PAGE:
Six months ago, “Egyptian police killed five men allegedly linked to […] the torture and murder of an Italian researcher named Giulio Regeni. The battered and disfigured body of the 28-year-old Cambridge PhD student, who was pursuing sensitive research in Egypt, had been found in a roadside ditch between Cairo and Alexandria”.
“Soon after that, the ministry said that Regeni’s belongings – including his passport and a wallet – had been found in the home of one of the accused, who in death was unable to defend himself.”
“Experts and Italian officials had suspected from the outset that elements of the Egyptian state had carried out the murder, despite the government’s staunch denials. The murder led to a major diplomatic incident between the two countries.”
“In Rome the story that the men in the minibus had killed Regeni immediately smacked of a cover-up, according to a senior Italian official, and was quickly disregarded. Now, following months of acrimony between Egyptian and Italian officials over the still unsolved murder, the shooting has become a mere footnote in the tragedy.”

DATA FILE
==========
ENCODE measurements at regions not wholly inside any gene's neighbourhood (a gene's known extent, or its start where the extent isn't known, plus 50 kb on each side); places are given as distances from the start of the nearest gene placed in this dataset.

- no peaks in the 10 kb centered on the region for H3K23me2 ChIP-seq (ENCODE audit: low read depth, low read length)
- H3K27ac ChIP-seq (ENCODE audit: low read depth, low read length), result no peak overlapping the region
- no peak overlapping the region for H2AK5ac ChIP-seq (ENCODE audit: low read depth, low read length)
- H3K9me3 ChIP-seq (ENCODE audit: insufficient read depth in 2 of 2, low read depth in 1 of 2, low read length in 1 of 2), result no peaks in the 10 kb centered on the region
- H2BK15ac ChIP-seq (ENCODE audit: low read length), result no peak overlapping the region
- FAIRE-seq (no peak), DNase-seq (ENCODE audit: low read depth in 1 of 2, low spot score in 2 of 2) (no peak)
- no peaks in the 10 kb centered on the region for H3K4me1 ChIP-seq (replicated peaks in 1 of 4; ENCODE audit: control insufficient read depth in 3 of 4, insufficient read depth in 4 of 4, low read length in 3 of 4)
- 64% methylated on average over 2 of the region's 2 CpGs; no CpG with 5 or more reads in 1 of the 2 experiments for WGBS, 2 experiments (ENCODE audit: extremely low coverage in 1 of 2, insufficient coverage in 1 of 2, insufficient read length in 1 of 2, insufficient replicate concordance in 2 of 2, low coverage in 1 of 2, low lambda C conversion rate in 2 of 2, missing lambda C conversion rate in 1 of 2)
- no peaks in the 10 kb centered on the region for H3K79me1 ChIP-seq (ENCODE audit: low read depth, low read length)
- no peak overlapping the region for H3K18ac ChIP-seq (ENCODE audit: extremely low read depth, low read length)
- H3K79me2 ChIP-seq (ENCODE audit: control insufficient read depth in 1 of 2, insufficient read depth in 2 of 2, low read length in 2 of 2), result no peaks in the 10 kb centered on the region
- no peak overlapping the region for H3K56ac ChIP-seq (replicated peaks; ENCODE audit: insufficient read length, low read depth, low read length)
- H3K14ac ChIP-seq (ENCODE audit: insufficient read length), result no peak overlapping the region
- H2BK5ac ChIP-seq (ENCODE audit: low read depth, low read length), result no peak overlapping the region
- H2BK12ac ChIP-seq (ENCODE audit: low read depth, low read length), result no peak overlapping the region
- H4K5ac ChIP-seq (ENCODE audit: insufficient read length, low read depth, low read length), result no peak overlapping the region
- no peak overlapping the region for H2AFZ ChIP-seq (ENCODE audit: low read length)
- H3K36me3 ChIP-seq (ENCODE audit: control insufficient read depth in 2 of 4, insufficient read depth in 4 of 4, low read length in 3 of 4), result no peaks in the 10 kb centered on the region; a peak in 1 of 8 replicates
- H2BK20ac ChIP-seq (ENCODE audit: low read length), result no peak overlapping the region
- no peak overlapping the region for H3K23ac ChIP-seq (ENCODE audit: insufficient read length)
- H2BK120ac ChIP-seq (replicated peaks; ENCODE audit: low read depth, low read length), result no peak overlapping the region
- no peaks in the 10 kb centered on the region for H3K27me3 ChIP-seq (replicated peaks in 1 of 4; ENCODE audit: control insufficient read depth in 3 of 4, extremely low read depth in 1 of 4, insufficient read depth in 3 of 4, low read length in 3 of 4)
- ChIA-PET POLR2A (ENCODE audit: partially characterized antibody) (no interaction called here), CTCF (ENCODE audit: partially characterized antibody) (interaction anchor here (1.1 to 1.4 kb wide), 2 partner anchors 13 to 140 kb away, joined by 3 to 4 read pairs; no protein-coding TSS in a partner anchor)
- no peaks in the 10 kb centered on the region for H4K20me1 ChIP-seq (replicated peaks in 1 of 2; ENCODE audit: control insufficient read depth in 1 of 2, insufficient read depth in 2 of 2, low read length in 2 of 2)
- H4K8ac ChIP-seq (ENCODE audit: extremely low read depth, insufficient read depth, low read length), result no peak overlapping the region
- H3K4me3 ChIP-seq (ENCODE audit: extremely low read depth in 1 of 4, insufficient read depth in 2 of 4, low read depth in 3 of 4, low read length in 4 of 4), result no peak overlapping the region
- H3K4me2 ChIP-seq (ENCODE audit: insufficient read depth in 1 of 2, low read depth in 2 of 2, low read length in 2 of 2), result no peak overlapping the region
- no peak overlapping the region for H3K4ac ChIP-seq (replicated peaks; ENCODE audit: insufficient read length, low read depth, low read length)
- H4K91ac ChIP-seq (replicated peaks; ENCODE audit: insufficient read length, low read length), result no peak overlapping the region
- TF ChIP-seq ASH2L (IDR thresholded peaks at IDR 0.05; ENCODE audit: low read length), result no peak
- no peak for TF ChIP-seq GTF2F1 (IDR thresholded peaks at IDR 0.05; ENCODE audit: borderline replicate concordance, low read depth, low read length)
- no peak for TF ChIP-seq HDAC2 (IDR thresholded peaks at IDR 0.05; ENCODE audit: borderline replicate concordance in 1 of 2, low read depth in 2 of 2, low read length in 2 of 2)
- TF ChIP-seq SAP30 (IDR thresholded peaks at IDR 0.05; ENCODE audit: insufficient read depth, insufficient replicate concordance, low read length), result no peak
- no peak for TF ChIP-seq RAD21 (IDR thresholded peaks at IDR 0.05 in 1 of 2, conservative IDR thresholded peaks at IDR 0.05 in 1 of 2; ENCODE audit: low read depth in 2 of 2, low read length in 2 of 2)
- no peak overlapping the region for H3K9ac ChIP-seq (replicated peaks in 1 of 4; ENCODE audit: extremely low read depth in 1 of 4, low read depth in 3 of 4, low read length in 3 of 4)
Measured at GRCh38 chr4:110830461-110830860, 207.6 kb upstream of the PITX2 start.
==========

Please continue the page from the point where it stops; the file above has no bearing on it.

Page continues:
“Egyptian officials have admitted that the group were unlikely to have had any involvement in Regeni’s killing. Egypt’s public prosecutor, Nabil Sadek, said earlier this month that while the case was still under investigation, the link between the five men and Regeni’s death was weak.”
“It is not clear – especially since Egyptian officials now say the five were likely unconnected to Regeni’s death – how the Italian researcher’s passport, bank card and ID documents arrived at [one of the accused’s] sisters’ apartment. There were no withdrawals from Regeni’s bank account and Italian officials said his mobile phone has never been found.”